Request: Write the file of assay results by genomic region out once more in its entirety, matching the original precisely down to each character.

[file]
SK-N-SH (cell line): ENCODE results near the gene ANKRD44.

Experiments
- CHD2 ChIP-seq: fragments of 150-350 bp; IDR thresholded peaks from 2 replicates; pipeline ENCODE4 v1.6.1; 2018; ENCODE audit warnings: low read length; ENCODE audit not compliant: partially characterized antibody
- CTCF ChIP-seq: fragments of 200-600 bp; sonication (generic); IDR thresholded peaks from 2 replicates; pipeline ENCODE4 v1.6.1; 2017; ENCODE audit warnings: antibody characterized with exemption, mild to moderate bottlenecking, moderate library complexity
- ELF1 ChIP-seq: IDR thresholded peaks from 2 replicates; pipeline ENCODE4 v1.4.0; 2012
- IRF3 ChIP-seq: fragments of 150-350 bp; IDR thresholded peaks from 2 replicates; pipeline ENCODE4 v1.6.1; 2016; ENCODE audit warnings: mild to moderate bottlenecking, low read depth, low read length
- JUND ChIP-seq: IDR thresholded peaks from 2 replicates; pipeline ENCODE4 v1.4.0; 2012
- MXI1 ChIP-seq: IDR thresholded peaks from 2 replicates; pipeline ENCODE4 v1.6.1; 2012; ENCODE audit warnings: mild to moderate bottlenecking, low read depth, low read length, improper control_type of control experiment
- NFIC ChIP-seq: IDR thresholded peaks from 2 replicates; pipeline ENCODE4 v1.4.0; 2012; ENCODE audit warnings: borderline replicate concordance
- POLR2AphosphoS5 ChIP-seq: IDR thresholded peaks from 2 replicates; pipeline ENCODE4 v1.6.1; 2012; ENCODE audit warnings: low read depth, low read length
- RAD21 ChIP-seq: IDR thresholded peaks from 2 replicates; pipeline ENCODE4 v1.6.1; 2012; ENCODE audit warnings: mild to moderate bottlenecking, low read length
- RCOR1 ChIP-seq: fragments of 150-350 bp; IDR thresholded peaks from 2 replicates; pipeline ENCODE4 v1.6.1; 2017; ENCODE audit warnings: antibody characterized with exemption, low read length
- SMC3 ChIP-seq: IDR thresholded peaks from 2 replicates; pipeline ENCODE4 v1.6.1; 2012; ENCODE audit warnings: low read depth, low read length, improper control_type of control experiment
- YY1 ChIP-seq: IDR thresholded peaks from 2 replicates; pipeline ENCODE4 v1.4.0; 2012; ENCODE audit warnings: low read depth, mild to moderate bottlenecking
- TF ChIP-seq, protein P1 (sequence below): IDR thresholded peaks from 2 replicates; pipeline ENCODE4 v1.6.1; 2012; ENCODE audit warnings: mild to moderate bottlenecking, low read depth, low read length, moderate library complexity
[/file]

SK-N-SH (cell line): ENCODE results near the gene ANKRD44.

Experiments
- CHD2 ChIP-seq: fragments of 150-350 bp; IDR thresholded peaks from 2 replicates; pipeline ENCODE4 v1.6.1; 2018; ENCODE audit warnings: low read length; ENCODE audit not compliant: partially characterized antibody
- CTCF ChIP-seq: fragments of 200-600 bp; sonication (generic); IDR thresholded peaks from 2 replicates; pipeline ENCODE4 v1.6.1; 2017; ENCODE audit warnings: antibody characterized with exemption, mild to moderate bottlenecking, moderate library complexity
- ELF1 ChIP-seq: IDR thresholded peaks from 2 replicates; pipeline ENCODE4 v1.4.0; 2012
- IRF3 ChIP-seq: fragments of 150-350 bp; IDR thresholded peaks from 2 replicates; pipeline ENCODE4 v1.6.1; 2016; ENCODE audit warnings: mild to moderate bottlenecking, low read depth, low read length
- JUND ChIP-seq: IDR thresholded peaks from 2 replicates; pipeline ENCODE4 v1.4.0; 2012
- MXI1 ChIP-seq: IDR thresholded peaks from 2 replicates; pipeline ENCODE4 v1.6.1; 2012; ENCODE audit warnings: mild to moderate bottlenecking, low read depth, low read length, improper control_type of control experiment
- NFIC ChIP-seq: IDR thresholded peaks from 2 replicates; pipeline ENCODE4 v1.4.0; 2012; ENCODE audit warnings: borderline replicate concordance
- POLR2AphosphoS5 ChIP-seq: IDR thresholded peaks from 2 replicates; pipeline ENCODE4 v1.6.1; 2012; ENCODE audit warnings: low read depth, low read length
- RAD21 ChIP-seq: IDR thresholded peaks from 2 replicates; pipeline ENCODE4 v1.6.1; 2012; ENCODE audit warnings: mild to moderate bottlenecking, low read length
- RCOR1 ChIP-seq: fragments of 150-350 bp; IDR thresholded peaks from 2 replicates; pipeline ENCODE4 v1.6.1; 2017; ENCODE audit warnings: antibody characterized with exemption, low read length
- SMC3 ChIP-seq: IDR thresholded peaks from 2 replicates; pipeline ENCODE4 v1.6.1; 2012; ENCODE audit warnings: low read depth, low read length, improper control_type of control experiment
- YY1 ChIP-seq: IDR thresholded peaks from 2 replicates; pipeline ENCODE4 v1.4.0; 2012; ENCODE audit warnings: low read depth, mild to moderate bottlenecking
- TF ChIP-seq, protein P1 (sequence below): IDR thresholded peaks from 2 replicates; pipeline ENCODE4 v1.6.1; 2012; ENCODE audit warnings: mild to moderate bottlenecking, low read depth, low read length, moderate library complexity